Do the words “workplace” and “romance” go together? What are some of the pitfalls with intimate relationships in the workplace? How does social media affect these romances and workplaces? In anticipation of Valentine’s Day, this article focuses on relationships in the workplace, and what employers and employees should consider when falling in love (or having more than just a platonic relationship) with a co-worker.
The Birds and the Bees
Some might say workplace romances are natural – a simple consequence of being a human being. This is so because employees in all types of jobs spend most of their waking moments at work developing professional and personal connections with their colleagues, clients and business-partners. Frequently, co-workers have a lot in common: similar income levels, similar educational background, similar intellectual interests, and the firsthand ability to commiserate and support one another through workplace stresses and drama. As a result, it is not uncommon that relationships between co-workers evolve from platonic to romantic.
Don’t just take my word for it. In Vault.com’s 2013 Office Romance Survey, 56% of respondents admit to having had an office romance. According to the survey, about 17% of those office romances developed into long term relationships, and 3% resulted in wedding bells. But, most office romances (21%) were casual situations. And, even if the office relationship was not physically intimate, 44% of respondents said they had an office “husband” or “wife,” with whom they share lunch and meaningful conversation. (If you wish to take the 2014 Vault.com Office Romance Survey, you can do so here.)
Social Media in Workplace Romances
Social media use in workplace romances should cause a moment of panic to employers and employees. For employees, it might seem cute or “hot” to send your romantic co-worker a sexy text (sexting). Of course, if such sexting is unwelcome, then you may have a sexual harassment situation on your hands. But, even if the back-and-forth sexting is completely consensual, there are so many pitfalls that an employee should consider before sending intimate texts, pictures, or Facebook posts. Some of these issues include: does the employer have a policy prohibiting workplace romances, or at least requiring the disclosure of workplace romances?; are you sexting on a company-provided device or your own device?; are you prepared for fallout if/when the romance turns sour and the other person (still your co-worker, or client, or professional colleague) retains possession of your sexts?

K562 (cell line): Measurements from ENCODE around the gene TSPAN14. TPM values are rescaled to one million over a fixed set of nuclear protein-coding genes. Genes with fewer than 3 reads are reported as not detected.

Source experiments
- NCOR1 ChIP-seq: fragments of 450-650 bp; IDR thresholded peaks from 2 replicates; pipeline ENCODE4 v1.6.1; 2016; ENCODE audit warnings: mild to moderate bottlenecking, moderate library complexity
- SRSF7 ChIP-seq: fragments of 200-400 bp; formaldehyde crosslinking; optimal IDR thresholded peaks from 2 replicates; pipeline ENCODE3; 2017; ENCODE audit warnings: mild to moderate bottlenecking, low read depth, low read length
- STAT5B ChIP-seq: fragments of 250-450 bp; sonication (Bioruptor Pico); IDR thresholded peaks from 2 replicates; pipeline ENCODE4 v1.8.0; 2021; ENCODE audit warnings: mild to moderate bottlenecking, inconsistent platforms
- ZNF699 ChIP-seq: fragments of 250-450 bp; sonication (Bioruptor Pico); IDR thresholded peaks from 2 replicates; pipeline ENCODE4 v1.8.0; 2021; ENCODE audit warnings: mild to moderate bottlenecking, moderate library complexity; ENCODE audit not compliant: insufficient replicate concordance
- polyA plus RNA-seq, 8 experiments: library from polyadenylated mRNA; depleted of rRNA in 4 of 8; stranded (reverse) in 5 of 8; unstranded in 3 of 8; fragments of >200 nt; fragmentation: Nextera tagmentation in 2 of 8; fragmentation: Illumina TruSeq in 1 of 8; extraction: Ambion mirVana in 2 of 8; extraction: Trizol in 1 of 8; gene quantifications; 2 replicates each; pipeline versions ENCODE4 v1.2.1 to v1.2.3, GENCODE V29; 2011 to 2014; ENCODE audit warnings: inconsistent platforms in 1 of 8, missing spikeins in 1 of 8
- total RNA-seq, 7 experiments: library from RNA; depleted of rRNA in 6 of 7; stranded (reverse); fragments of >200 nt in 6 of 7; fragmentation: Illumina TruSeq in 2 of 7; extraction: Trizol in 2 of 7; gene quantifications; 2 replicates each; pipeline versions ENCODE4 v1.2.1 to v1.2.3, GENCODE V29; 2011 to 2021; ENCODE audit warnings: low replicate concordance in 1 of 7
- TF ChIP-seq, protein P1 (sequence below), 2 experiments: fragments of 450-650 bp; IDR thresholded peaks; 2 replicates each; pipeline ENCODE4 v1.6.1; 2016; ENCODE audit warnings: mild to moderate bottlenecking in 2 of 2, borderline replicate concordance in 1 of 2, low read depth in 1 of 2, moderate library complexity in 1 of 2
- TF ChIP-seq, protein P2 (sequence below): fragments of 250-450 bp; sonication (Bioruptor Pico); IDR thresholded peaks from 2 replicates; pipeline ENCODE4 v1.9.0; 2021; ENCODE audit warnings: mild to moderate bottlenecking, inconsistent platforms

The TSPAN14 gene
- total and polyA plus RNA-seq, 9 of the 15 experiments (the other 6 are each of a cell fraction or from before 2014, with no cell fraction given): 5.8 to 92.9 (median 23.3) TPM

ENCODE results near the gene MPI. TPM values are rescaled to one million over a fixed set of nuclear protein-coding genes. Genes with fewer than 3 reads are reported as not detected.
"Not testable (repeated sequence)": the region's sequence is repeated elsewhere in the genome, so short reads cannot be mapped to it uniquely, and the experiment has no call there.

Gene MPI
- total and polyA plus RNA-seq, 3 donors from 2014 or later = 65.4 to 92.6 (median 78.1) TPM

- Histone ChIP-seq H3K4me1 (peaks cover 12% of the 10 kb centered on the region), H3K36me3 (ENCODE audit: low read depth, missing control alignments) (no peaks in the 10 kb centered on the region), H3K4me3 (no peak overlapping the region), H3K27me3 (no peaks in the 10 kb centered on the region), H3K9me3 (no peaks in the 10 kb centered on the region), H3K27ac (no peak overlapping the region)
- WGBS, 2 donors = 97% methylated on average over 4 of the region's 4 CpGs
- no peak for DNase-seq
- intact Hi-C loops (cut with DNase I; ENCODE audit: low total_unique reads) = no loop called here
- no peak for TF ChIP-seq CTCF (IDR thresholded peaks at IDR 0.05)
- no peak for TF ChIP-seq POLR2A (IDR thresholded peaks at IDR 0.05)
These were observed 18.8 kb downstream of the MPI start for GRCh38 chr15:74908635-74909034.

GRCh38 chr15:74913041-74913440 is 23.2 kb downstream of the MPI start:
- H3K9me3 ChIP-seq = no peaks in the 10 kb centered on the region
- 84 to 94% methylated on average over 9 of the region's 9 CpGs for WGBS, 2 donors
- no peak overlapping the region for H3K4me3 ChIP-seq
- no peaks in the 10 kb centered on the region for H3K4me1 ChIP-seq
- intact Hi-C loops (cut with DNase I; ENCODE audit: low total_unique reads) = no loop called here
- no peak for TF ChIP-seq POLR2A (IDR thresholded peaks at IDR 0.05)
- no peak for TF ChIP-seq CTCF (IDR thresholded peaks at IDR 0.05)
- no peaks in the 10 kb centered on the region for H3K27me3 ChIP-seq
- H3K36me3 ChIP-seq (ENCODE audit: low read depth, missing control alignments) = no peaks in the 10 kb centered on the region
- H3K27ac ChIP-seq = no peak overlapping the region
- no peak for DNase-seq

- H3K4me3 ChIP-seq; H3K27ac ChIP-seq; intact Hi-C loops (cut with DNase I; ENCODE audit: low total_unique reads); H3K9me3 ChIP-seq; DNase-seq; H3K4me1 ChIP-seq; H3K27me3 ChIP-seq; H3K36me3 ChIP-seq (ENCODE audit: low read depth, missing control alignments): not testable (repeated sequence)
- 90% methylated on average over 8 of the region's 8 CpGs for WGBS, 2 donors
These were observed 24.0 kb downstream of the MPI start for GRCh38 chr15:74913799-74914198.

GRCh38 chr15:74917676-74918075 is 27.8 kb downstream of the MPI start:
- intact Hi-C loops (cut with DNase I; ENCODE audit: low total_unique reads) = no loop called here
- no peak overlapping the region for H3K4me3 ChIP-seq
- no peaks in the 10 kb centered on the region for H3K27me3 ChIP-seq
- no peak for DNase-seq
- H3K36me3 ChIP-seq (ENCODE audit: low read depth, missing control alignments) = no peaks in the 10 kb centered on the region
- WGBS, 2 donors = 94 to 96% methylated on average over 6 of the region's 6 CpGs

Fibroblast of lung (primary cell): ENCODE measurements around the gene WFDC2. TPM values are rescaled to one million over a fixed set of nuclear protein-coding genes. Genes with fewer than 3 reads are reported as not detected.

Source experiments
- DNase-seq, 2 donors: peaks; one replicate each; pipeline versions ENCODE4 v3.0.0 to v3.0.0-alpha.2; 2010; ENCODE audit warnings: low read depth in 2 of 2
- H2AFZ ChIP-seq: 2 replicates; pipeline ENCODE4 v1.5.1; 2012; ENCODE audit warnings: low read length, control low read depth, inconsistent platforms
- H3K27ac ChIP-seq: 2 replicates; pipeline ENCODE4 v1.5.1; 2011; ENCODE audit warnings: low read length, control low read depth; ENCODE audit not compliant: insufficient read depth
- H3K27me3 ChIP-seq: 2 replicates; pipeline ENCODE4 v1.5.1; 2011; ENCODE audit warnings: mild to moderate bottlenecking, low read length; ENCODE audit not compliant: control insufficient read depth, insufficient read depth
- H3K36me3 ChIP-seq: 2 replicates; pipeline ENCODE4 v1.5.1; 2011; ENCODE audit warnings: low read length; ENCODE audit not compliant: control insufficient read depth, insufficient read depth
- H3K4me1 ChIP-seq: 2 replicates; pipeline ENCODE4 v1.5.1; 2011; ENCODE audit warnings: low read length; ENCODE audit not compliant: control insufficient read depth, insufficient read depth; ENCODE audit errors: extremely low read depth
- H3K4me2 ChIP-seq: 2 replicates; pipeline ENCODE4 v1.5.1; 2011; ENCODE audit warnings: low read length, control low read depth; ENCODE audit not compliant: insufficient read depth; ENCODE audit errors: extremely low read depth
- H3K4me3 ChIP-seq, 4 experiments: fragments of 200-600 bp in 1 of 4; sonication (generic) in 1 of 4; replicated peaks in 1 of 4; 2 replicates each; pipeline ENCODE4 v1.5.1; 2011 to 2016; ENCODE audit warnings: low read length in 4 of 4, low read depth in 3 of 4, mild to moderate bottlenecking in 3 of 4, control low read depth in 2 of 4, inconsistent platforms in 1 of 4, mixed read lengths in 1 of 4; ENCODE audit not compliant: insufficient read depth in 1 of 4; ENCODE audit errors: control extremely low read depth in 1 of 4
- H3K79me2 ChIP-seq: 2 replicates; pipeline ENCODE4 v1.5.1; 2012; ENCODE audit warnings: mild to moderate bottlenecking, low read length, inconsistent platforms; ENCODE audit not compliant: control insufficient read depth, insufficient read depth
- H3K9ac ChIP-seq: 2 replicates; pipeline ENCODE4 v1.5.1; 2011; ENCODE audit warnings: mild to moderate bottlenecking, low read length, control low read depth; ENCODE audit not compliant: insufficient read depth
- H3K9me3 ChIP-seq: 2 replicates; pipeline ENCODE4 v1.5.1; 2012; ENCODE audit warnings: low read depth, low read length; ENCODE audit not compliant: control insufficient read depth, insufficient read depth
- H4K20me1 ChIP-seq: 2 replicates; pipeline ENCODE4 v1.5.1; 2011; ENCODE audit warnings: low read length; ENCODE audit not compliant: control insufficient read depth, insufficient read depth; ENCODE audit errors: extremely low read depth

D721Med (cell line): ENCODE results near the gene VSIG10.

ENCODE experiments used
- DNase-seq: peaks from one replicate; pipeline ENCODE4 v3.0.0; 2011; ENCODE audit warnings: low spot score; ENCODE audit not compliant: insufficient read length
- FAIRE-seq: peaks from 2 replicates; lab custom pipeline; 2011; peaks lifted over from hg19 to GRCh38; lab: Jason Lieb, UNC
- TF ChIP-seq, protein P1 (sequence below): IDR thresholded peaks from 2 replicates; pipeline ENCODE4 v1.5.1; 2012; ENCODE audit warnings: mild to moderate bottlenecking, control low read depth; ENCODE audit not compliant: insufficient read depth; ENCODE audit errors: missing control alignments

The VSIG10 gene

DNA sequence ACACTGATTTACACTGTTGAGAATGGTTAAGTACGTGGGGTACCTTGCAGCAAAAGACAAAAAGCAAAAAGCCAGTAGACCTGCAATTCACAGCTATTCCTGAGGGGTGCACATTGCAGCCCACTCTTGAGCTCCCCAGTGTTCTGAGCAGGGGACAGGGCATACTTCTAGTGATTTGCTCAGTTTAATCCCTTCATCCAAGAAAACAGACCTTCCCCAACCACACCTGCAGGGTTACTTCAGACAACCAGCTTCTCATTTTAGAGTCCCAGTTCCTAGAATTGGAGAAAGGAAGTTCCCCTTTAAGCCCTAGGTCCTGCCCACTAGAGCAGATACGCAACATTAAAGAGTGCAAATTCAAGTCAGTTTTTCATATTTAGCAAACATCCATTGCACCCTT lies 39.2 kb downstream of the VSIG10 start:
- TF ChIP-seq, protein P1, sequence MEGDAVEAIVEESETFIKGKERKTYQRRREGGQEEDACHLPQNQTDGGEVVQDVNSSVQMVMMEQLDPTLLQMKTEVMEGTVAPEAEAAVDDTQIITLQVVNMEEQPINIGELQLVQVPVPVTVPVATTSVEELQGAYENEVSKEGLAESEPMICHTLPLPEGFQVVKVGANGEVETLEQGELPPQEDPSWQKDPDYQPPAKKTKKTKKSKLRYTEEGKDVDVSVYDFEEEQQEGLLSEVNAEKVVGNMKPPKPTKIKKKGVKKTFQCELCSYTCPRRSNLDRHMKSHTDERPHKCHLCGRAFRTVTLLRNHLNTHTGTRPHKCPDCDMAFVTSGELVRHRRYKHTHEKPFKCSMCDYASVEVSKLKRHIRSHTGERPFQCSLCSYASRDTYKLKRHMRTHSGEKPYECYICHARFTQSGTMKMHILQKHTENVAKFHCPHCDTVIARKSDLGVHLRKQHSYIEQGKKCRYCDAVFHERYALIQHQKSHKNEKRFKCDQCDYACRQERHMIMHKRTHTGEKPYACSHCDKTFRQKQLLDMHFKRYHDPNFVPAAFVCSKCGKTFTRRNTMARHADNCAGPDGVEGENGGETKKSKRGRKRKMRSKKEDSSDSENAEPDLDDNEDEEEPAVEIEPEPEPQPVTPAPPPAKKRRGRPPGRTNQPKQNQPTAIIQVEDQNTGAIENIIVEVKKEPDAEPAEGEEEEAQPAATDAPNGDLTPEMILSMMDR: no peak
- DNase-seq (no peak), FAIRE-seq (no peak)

There are many high profile politicians and other famous folks who have served as prime examples of the toxic fallout that can occur with couples mix social media with sex. While most of us do not live lives like those politicians and entertainers, even the most (seemingly) innocent pictures/posts can ruin careers and relationships.
Take for example what happened to Laraine Cook. Ms. Cook was a girls basketball coach for Pocatello High School in Idaho. She was in a consensual romantic relationship with another high school sports coach in the same school district (not the same school, even). The couple eventually got engaged. They took a vacation together and she posted a picture on her Facebook account in July. The picture shows the couple, in swimsuits, in front of a lake, and he is touching her breast. According to Ms. Cook, the picture was on her Facebook page for less than 24 hours. In October, the school district fired Ms. Cook. The district told Ms. Cook that she was fired because the district deemed the photo to be “immoral.” Interestingly, only Ms. Cook was fired because the photo was posted on her Facebook page, and not on her fiance’s as well.